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Overwhelmed by digital privacy? Reset with these practical tips

The Markup published one practical privacy tip each workday this January that Markup staffers or readers actually use in their own lives—here is every one of them.

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3d retro abstract collage of hacker eye spying personal data of girl in armchair

Roman Samborskyi // Shutterstock

If thinking about protecting your privacy online makes you feel anxious, overwhelmed, or resigned, you aren't alone. 

Nearly 70 percent of Americans felt overwhelmed solely by the number of passwords they have to track, according to a 2023 Pew Research Center survey. Just over 60 percent aren't sure that any steps they take when managing their privacy online make a difference, the same survey found.

That's why, this January, The Markup published one practical privacy tip a day that Markup staffers or readers actually use in their own lives. 

We called it "Gentle January" because the tips are a mix of calming (did you know you can stop tracking all those passwords yourself?), whimsical (yes yes, we do teach you to fake some things), or downright practical (turns out, you should install those software updates).

Here's a condensed version of all 20 tips in one place. Click on any individual tip to learn more. 

  1. Use a privacy protector on your phone and computer screens to protect your activity from wandering eyes.  
  2. Download a privacy-protecting web browser that blocks not only ads, but cookies, trackers, and more.
  3. Install software updates as soon as they're available to stay secure and avoid being hacked.
  4. Activate two-factor authentication across all of your accounts, ideally using authenticator apps or security keys.
  5. Don't share your current location on social media—at least, until after you've left it.
  6. Use a password manager to ensure you have a secure, unique password for each of your accounts.
  7. Upgrade your wireless router hardware, especially if yours is from before 2020. Your connection will be more secure thanks to new privacy standards.
  8. Get a burner phone number in case you need an extra level of privacy when working, signing up for shopper rewards programs, or even using dating apps.
  9. Review your social media privacy settings to stop your account from being shown to people you may not want seeing it.
  10. Ditch Google Maps for an alternative. Even switching to Apple Maps can reduce how much of your data is sent to advertisers.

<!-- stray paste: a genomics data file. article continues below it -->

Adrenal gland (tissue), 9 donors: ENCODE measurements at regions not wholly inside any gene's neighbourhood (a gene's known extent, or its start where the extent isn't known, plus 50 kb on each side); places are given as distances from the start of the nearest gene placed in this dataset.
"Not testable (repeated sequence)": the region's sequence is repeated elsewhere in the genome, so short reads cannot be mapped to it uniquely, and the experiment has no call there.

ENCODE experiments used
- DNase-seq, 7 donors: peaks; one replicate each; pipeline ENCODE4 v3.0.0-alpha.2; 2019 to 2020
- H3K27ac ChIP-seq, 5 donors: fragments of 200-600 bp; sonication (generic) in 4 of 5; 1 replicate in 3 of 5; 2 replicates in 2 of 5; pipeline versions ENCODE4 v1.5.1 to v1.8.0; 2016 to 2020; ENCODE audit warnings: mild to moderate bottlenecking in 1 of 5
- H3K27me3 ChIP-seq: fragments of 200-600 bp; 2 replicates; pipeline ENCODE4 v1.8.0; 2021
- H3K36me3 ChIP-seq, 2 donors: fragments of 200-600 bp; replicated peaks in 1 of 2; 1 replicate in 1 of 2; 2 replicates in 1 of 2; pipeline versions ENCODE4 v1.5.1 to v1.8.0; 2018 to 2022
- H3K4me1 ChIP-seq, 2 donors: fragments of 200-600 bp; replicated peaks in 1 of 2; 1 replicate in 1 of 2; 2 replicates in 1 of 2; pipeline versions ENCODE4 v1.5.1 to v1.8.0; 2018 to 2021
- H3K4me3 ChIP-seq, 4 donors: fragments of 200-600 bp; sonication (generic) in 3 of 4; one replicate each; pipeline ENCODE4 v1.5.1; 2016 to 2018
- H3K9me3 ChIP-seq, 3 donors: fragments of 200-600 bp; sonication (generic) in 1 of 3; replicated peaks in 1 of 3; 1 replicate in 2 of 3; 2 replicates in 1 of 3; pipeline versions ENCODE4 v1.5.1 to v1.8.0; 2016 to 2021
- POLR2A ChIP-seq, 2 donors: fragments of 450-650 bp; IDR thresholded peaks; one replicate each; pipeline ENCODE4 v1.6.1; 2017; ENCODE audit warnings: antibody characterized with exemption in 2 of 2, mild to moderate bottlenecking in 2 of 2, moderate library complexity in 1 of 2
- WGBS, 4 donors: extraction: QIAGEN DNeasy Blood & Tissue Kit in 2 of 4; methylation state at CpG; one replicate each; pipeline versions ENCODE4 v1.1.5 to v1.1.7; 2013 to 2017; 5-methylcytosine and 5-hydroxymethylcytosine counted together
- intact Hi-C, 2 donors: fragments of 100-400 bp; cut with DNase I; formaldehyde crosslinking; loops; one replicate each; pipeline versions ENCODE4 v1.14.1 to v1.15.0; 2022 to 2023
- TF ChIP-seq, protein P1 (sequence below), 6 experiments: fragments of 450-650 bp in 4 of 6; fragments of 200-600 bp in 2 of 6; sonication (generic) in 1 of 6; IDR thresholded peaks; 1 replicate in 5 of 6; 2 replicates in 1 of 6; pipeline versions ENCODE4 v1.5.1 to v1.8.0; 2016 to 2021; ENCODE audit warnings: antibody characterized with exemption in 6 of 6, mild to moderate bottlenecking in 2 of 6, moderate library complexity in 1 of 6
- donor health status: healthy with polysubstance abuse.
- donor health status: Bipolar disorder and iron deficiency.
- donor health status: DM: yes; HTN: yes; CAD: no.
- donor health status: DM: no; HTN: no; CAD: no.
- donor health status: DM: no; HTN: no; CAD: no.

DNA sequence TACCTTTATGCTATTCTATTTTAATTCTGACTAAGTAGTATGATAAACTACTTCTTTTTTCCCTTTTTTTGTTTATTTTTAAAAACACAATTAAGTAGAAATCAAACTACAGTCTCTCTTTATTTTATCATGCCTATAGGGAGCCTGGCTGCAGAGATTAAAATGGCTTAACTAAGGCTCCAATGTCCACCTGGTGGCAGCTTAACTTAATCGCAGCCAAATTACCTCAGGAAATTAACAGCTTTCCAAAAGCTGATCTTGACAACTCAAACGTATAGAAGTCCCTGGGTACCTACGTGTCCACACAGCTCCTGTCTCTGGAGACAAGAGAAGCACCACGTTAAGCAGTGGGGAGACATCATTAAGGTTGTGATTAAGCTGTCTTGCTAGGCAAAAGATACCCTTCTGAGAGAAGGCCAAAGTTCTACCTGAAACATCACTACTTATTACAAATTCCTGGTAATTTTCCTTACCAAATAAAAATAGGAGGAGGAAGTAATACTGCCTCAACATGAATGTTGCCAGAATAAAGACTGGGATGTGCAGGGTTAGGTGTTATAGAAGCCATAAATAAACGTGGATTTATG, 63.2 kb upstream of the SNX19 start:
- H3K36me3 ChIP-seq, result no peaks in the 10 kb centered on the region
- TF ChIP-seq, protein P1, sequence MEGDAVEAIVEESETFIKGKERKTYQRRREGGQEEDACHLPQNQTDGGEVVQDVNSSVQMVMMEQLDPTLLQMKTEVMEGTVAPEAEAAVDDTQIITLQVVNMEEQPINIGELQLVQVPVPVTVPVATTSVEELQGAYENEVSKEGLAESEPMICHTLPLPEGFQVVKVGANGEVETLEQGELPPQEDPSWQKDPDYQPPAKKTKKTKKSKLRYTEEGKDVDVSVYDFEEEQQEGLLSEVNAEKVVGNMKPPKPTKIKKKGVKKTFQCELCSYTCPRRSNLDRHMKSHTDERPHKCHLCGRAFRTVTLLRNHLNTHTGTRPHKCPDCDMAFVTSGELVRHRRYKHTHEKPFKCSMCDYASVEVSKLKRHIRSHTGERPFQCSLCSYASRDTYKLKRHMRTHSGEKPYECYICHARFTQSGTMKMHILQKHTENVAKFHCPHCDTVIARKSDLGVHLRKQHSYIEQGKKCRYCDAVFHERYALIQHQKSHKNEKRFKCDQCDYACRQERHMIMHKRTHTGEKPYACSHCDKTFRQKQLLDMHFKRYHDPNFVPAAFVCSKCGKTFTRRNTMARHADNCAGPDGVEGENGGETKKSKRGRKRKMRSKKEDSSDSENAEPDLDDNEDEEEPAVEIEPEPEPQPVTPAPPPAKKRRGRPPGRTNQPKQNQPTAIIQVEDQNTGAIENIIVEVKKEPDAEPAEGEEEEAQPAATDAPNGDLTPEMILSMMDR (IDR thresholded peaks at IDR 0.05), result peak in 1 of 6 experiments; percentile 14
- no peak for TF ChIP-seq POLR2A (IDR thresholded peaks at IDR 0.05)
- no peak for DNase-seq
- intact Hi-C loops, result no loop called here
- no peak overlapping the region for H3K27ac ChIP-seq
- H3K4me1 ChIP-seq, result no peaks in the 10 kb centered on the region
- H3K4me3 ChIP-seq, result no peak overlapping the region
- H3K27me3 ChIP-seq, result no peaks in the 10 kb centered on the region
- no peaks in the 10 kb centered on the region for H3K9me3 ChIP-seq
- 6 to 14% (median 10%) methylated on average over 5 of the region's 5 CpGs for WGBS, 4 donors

11. Browse the web in "private" or "incognito" mode to reduce the amount of cookies you're tracked by and keep your accounts secure. Especially if you're using a public computer. 
  12. Activate a little-known Screen Time setting, if you're an iPhone user, to decrease the chance of your data being taken if your phone gets lost or stolen.
  13. Keep your kids' info off the internet if you're a parent. That's it. That's the tip.
  14. Keep your info off the internet by using services like DeleteMe, that remove your data from data brokers' hands.
  15. Don't forget about real-world privacy, like using cash and shredding your mail before you throw it away.
  16. Try using a "virtual machine" the next time you want to open a potentially sketchy document or software.
  17. Implement a written or numeric passcode, rather than using FaceID or other face recognition technology, to unlock your phone.
  18. Lie about your birthday! To retailers in particular. They don't need to know.
  19. Fake your answers to account security questions to keep hackers from finding and using your real info. This can also stop some pretty personal data from getting exposed in a potential breach.
  20. Say goodbye to Gmail, Hotmail, and the like by switching to a more private email provider.  

Actions like these—however small they may feel—do make a difference. Just think about how one organization turning off its tracking code can potentially protect the data of all of its visitors. By implementing just a few of these privacy tips, your accounts could be safer, and less of your data could end up with advertisers. 

While Gentle January has come to an end for now, our newsroom regularly investigates how technology—from Facebook's Pixel to software implemented by colleges and universities—may be putting sensitive data about you at risk. These investigations often come paired with information you can use to better protect your privacy both online and in the real world

This story was produced by The Markup and reviewed and distributed by Stacker Media.


 




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